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Editorial Archives — The Altamont Enterprise, July 7, 2011

Get off your high horse and on with your next project — your life

By Jo E. Prout

Graduates of 2011, take heart: Life as you know it is changing for the better — sort of. You’ll be out of Mom’s lap, probably, and living the life of an adult. You will be, that is, if you survive college, or trade-school, or an apprenticeship, or the two-month turnover at Starbucks.

At any rate, you’re “outta there.” Woo-hoo! So, now what?

Educate yourselves. Ideally, you should have figured out how to get where you want to go before now, but there’s still plenty of time if you haven’t, so long as Mom isn’t throwing you out tomorrow.

I’ve made a little hobby of asking people what they do and how they’ve managed to be doing it. Sometimes, I ask because I’m a nosy reporter. Sometimes, I ask because my kids are around and I like them to know that they have options.

Last month, I asked the lady at a zoo giving an animal behavior presentation what she studied. Since most of the audience had gotten up and left while she was still finishing her talk, I think she was flattered that I stuck around.

“A bachelor’s degree in zoology from University of New Hampshire,” she said. Her name was Jamie.

Jamie looked at my kids and said, “When I went to SeaWorld, I told my dad to ask the trainers what they studied. I’m not doing marine biology now, but I like what I’m doing. There are three of us from UNH here. Two of us were in the same class.”

There, I told my kids later. A bachelor’s degree. My middle-school-aged son already believes he needs a Ph.D. to write his name, and 50 Advanced Placement credits for the heck of it. I suggested the bachelor’s, and maybe a master’s in business administration, since he’s drawn to management. (For the record, I’m not calling him bossy.)

One of my piano students, Sarah, is a brain and a half, and she’s a workhorse. She took AP physics as a junior. She drives a new-ish Ford F-150 that she purchased with her own money, earned working at her family farm and at a local restaurant.

I asked her where she wants to study, and what she wants to study. She didn’t know and she isn’t sure she can go right away when she graduates. Knowing her as I do, I’m pretty sure she could work to pay her own way while studying at the same time, but that’s a terrible chore when state schools cost $20,000 per year.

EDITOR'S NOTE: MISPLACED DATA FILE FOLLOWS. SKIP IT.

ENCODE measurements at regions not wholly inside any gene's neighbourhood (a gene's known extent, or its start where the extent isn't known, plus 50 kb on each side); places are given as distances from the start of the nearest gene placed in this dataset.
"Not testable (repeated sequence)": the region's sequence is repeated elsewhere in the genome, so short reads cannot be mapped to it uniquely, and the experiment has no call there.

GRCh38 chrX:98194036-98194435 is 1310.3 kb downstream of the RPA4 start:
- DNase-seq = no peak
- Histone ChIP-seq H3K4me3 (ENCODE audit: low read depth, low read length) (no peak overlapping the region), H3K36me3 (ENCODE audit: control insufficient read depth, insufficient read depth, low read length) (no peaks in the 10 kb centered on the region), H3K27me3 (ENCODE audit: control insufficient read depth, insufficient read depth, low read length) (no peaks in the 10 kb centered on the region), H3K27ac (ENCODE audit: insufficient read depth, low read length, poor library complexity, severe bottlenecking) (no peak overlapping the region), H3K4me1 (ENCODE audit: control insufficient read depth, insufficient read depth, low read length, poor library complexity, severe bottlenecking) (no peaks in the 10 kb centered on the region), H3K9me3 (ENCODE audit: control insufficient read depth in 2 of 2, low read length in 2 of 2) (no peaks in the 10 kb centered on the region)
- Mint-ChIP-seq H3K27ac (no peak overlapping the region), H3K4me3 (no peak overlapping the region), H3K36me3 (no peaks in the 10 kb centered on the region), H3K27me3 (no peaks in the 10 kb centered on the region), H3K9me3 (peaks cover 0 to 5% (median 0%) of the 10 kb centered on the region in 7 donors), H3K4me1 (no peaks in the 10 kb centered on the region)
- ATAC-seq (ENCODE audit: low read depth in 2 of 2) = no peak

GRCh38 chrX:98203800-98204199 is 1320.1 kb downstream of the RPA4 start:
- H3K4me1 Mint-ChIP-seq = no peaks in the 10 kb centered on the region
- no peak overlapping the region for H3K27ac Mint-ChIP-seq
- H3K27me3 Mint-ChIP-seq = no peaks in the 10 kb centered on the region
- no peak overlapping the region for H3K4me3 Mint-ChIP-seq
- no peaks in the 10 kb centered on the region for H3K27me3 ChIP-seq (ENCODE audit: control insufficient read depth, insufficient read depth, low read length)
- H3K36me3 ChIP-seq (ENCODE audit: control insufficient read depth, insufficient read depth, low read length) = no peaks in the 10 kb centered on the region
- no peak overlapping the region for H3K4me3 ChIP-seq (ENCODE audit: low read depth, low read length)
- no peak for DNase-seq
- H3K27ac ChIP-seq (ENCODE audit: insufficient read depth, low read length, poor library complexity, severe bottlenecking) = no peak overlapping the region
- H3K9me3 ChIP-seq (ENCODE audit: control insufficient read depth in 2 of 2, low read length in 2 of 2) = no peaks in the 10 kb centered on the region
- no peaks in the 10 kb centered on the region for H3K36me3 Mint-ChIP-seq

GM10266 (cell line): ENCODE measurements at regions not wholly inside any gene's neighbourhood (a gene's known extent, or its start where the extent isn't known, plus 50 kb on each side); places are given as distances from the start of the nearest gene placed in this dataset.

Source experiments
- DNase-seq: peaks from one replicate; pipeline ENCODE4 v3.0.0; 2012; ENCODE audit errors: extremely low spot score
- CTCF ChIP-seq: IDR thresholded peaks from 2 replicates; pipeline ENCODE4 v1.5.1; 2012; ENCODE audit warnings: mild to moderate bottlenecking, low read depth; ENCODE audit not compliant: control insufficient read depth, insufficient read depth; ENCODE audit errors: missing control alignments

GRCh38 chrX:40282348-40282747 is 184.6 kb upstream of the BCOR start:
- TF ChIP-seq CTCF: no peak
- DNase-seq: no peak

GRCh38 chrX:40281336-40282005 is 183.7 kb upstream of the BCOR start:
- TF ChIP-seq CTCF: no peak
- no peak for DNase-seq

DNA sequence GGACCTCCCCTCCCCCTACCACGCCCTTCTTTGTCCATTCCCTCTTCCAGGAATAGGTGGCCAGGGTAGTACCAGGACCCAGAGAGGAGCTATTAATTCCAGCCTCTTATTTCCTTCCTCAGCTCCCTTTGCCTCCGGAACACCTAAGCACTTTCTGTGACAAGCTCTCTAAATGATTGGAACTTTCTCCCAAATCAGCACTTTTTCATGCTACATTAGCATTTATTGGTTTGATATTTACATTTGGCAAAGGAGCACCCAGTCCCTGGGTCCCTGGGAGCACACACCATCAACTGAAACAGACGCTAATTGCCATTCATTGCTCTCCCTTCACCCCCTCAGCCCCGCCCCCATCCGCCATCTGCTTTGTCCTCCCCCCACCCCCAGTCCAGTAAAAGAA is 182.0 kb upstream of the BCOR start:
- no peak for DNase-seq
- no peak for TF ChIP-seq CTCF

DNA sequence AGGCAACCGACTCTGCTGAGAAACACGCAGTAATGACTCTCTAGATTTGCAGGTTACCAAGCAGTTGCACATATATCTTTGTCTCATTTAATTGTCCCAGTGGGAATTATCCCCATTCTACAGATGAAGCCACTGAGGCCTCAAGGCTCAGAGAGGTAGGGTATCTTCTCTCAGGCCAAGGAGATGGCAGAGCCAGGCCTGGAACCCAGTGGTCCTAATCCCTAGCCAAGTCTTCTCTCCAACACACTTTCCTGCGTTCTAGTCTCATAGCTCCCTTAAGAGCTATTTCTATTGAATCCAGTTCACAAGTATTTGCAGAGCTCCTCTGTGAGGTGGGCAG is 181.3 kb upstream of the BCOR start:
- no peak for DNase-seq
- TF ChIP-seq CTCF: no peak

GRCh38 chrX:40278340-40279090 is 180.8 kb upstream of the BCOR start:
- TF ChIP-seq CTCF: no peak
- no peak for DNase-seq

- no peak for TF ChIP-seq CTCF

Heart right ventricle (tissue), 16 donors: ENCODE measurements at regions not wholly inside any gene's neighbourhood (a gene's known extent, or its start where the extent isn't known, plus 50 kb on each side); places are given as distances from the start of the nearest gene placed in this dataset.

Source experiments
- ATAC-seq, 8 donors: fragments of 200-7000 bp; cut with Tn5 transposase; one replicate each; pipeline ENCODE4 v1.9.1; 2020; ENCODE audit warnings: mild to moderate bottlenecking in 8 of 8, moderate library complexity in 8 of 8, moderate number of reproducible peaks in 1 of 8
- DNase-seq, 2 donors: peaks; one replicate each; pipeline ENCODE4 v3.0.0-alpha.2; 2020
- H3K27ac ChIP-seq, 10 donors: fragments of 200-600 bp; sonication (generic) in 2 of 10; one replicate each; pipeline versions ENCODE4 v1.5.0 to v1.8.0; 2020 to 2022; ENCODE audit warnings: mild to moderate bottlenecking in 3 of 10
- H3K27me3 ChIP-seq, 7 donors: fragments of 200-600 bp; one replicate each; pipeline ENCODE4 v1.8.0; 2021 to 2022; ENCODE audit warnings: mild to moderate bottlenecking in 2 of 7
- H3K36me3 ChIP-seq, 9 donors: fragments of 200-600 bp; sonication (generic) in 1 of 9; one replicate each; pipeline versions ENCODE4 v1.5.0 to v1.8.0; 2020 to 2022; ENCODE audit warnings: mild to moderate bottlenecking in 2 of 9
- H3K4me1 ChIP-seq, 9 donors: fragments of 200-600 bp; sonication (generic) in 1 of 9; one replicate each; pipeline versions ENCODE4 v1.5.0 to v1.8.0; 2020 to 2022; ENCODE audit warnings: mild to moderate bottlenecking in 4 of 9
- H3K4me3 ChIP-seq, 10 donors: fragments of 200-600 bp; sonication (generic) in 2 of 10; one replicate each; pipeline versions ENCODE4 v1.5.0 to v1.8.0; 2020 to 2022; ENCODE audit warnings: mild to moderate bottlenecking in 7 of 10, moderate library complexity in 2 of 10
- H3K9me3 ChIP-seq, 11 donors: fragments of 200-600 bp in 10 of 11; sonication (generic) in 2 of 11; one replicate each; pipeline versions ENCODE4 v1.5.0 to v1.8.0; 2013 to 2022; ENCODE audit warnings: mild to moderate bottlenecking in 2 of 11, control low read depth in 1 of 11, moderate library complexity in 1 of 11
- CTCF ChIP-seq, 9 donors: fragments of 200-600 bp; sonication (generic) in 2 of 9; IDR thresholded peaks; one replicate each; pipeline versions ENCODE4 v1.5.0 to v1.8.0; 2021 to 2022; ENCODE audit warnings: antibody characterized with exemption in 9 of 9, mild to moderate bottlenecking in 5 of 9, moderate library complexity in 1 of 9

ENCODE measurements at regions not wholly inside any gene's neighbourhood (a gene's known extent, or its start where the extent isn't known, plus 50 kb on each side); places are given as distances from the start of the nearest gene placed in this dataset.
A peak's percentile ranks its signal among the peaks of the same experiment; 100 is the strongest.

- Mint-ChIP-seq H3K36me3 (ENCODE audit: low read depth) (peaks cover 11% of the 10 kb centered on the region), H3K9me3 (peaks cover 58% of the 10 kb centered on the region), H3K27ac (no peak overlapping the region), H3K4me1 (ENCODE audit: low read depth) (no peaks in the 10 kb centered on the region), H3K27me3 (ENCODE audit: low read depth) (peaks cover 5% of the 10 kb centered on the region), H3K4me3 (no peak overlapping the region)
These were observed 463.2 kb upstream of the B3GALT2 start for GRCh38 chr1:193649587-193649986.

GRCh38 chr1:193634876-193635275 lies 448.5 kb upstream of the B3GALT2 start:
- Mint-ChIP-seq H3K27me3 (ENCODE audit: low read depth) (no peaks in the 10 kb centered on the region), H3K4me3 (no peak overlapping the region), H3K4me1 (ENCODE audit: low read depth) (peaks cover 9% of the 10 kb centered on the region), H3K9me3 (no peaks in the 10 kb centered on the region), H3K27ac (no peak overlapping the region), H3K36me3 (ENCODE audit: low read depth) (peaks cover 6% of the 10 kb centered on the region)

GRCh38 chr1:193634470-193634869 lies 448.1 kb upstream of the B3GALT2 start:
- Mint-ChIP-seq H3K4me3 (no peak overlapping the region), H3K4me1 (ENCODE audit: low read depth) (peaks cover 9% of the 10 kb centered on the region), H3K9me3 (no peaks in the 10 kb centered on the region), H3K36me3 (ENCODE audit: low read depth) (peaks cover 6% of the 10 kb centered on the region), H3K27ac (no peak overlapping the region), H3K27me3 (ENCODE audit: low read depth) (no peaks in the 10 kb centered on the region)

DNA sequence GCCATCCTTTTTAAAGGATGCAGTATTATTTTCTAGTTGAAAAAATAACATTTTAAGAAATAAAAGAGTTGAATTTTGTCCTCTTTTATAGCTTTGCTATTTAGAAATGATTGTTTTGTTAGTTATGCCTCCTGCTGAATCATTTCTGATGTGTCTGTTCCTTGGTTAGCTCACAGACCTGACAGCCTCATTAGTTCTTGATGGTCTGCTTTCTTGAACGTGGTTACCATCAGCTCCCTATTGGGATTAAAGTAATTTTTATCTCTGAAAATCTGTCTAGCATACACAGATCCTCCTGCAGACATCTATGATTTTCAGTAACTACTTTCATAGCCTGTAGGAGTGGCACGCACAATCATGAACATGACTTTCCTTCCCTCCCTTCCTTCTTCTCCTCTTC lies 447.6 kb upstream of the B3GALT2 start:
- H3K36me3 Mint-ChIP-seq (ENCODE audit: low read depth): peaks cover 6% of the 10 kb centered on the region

In the meantime, she’s stuck in that Advanced Placement physics class, and a few other APs, too. Why? Engineers and doctors need physics. Nurses, administrators, and sidewalk-layers don’t. My student enjoyed her AP history classes for the challenge and the subjects. She didn’t enjoy the physics at all.

I hope that’s a lesson to students clamoring for APs and parents pushing for them. Maybe we don’t need to push. Smart is as smart does, but AP without a reason can be overkill.

A lovely local chemistry professor I know named Miriam put it well: “I can’t lay a sidewalk,” she said at a party. We were chatting over Indian dessert pastries at a party chock-full of chemists.

I was there primarily for (their) entertainment value, being, most likely, the dumbest professional present. I had once asked our host, who has at least one Ph.D. in chemistry (but I believe he has a second; I missed that nugget once and could never socially get it back without seeming a complete dunce), about his research. Even though he spoke flawless and eloquent English, I couldn’t grasp the basic nuances of his work.

“Ouch, ouch, my brain hurts,” I cried. Well, I didn’t, but I’m sure the lopsided, googly-eyed look on my face expressed it for me.